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Here is our latest Dev blog created on the 24th February 2014.

So what’s in the Dev Blog?

Lighting improvements;

We are working on improving in-game lighting, not just from a visual perspective but also from a game play perspective, to improve playing at night.

We have enabled light sources such as flashlights and pistol torches, to emit light during the day as they previously haven’t done. However we still have to do some HDR tweaks


This is an area we have wanted to put in for a while. We have added physics middle-ware, which allows us to add throwing items to the game but it also enables us to look at ragdoll and how the characters move within the world.

This is still fairly early days with physics, but we are getting much closer to having something that we can implement into the experimental branch with stability.


We want to add world items that are lootable such as refrigerators that can store items, so they can be looted and the items within them can be interacted with.

Bow and arrows;

One of our programmers has been working on bow and arrows, in the video we show a very early work in progress clip of it. So far progress has been fairly quick with good results, so we are looking forward to seeing how this progresses further.


Animations team has been working hard on getting new transitions and new methods of wielding melee weapons. This is still a work in progress.

We have moved away from our old way of how the animations were working which caused left handed swings. This restricts how the melee attacks are performed. As the hit detection is done from the item position this allows player to be able to easier work out where they are going to hit. This is still very much a work in progress but we hopeful and we look forward to your feedback.

New map updates;

Our map team has been working with artists to add new buildings into game and fixing collision issues with buildings. We have added police stations and new health center buildings across the map as well as improving preexisting towns. 

We are currently working on ensuring that all buildings spawn loot as this is a big issue at the moment.


We want it to be almost like an antagonist, we now have rain and weather is properly synced across all clients so all players experience the same weather conditions. Rain will also currently make your clothes damp and then wet, but at the moment this doesn’t really have much effect but in the long term but we definitely want to expand upon that.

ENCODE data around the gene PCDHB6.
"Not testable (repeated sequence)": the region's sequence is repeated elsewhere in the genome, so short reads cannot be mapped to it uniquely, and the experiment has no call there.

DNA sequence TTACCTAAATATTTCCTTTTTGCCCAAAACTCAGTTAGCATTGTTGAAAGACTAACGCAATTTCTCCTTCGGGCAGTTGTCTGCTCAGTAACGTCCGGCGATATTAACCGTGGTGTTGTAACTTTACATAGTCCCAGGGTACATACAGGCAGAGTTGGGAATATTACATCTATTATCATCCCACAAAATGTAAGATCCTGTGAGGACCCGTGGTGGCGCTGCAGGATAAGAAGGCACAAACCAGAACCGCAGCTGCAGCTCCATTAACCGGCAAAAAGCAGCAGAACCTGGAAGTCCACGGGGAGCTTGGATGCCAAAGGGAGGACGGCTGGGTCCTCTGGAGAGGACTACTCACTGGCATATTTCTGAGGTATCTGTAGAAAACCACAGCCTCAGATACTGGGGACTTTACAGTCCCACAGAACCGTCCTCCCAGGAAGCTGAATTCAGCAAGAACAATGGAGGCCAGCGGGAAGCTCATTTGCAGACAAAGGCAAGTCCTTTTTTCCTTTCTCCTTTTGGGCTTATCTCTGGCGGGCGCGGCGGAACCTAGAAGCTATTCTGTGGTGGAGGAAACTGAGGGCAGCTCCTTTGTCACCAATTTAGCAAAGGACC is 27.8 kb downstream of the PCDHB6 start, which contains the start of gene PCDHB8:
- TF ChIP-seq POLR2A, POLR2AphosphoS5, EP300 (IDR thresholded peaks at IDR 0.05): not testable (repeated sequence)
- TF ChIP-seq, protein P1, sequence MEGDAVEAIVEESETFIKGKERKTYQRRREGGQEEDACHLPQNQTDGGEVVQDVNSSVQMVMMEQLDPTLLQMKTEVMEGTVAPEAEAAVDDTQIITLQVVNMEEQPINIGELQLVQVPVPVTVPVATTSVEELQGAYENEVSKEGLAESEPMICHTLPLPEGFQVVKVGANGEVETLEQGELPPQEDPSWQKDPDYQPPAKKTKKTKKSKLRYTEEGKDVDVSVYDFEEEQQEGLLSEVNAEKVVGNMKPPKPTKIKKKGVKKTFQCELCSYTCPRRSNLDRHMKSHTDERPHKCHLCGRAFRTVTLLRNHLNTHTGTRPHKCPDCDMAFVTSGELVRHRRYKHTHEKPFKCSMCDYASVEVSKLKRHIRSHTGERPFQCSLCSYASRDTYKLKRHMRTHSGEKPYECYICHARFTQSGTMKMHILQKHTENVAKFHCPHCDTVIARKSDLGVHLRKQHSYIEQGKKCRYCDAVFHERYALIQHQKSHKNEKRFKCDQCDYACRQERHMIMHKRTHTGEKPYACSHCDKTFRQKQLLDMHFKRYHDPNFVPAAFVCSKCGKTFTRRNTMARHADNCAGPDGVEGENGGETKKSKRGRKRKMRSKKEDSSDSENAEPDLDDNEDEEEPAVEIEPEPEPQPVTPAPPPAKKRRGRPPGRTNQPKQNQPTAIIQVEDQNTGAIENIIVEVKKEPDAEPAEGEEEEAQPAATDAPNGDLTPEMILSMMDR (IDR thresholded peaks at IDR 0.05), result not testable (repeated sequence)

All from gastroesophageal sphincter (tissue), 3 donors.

Hunting and cooking;

We have dedicated a whole group of artists programmers and designers with experience with hunting games, that are dedicated to working on animals, their behavior and hunting. To maximise the element of survival, our current sprint is focused on cooking and campfires.


One of the big areas people have been reporting is DeSync, we have been working on this directly this is due to the amount of bandwidth DayZ is using because a lot of the messages to do with the inventory are sent via non-guaranteed messages. So if you or someone nearby you has a large amount inventory items, all these messages will be spammed as the server can’t guarantee the client has received them. We have a couple of hot fixes in place but our long term goal for this is to have a guaranteed message system. So the messages are only sent once and not constantly. This will be an ongoing effort.


Zombies are an area of active development, we want to increase the amount of zombies. Tied with this we also want to improve their collision detection indoors. This will be one of the task of the new team will be the hit detection of zombies. We are also actively working on the zombie respawn mechanics, using some of the optimisations that we used with player respawns. 

We want zombies to be a good experience so they don’t spawn directly in front of players, this is what is taking the time, as we want to do it properly.

Persistent objects;

We want to have some objects have persistency throughout server respawns, such as backpacks, paper with written notes one and eventually when we bring barricading in, wood and wooden barricades and keeping it’s exact location in so far.


Once we have achieved these objectives we can then look at vehicles as implementing vehicles too early could very easily upset the balance and impact other game play areas. When we do implement vehicles we are likely to start with slower vehicles such as  bicycles. Then we will look at more complex vehicles, where we can have many more degradable parts such as batteries or spark plugs.